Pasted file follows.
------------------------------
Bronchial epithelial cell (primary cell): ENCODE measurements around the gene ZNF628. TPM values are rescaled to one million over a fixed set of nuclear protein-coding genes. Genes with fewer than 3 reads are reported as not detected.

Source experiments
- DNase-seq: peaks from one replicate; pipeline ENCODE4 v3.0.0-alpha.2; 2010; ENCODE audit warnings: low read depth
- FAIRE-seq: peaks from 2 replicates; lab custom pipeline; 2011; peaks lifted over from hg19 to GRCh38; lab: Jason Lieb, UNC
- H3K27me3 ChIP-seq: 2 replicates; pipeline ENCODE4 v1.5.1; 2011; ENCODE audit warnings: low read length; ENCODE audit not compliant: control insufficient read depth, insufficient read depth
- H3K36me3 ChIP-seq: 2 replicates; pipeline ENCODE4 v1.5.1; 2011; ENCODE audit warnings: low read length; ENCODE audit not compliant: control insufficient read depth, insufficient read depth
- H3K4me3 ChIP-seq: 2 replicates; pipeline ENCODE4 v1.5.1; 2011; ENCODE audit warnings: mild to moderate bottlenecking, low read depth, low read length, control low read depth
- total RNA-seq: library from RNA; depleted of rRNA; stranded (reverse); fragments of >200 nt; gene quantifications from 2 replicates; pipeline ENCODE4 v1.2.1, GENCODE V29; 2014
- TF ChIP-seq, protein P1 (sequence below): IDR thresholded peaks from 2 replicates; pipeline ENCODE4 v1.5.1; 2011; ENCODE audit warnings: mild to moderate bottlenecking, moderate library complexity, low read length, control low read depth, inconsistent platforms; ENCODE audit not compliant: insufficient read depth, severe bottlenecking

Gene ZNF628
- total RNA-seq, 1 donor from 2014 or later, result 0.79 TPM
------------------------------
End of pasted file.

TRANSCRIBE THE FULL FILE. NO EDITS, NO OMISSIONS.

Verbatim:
Bronchial epithelial cell (primary cell): ENCODE measurements around the gene ZNF628. TPM values are rescaled to one million over a fixed set of nuclear protein-coding genes. Genes with fewer than 3 reads are reported as not detected.

Source experiments
- DNase-seq: peaks from one replicate; pipeline ENCODE4 v3.0.0-alpha.2; 2010; ENCODE audit warnings: low read depth
- FAIRE-seq: peaks from 2 replicates; lab custom pipeline; 2011; peaks lifted over from hg19 to GRCh38; lab: Jason Lieb, UNC
- H3K27me3 ChIP-seq: 2 replicates; pipeline ENCODE4 v1.5.1; 2011; ENCODE audit warnings: low read length; ENCODE audit not compliant: control insufficient read depth, insufficient read depth
- H3K36me3 ChIP-seq: 2 replicates; pipeline ENCODE4 v1.5.1; 2011; ENCODE audit warnings: low read length; ENCODE audit not compliant: control insufficient read depth, insufficient read depth
- H3K4me3 ChIP-seq: 2 replicates; pipeline ENCODE4 v1.5.1; 2011; ENCODE audit warnings: mild to moderate bottlenecking, low read depth, low read length, control low read depth
- total RNA-seq: library from RNA; depleted of rRNA; stranded (reverse); fragments of >200 nt; gene quantifications from 2 replicates; pipeline ENCODE4 v1.2.1, GENCODE V29; 2014
- TF ChIP-seq, protein P1 (sequence below): IDR thresholded peaks from 2 replicates; pipeline ENCODE4 v1.5.1; 2011; ENCODE audit warnings: mild to moderate bottlenecking, moderate library complexity, low read length, control low read depth, inconsistent platforms; ENCODE audit not compliant: insufficient read depth, severe bottlenecking

Gene ZNF628
- total RNA-seq, 1 donor from 2014 or later, result 0.79 TPM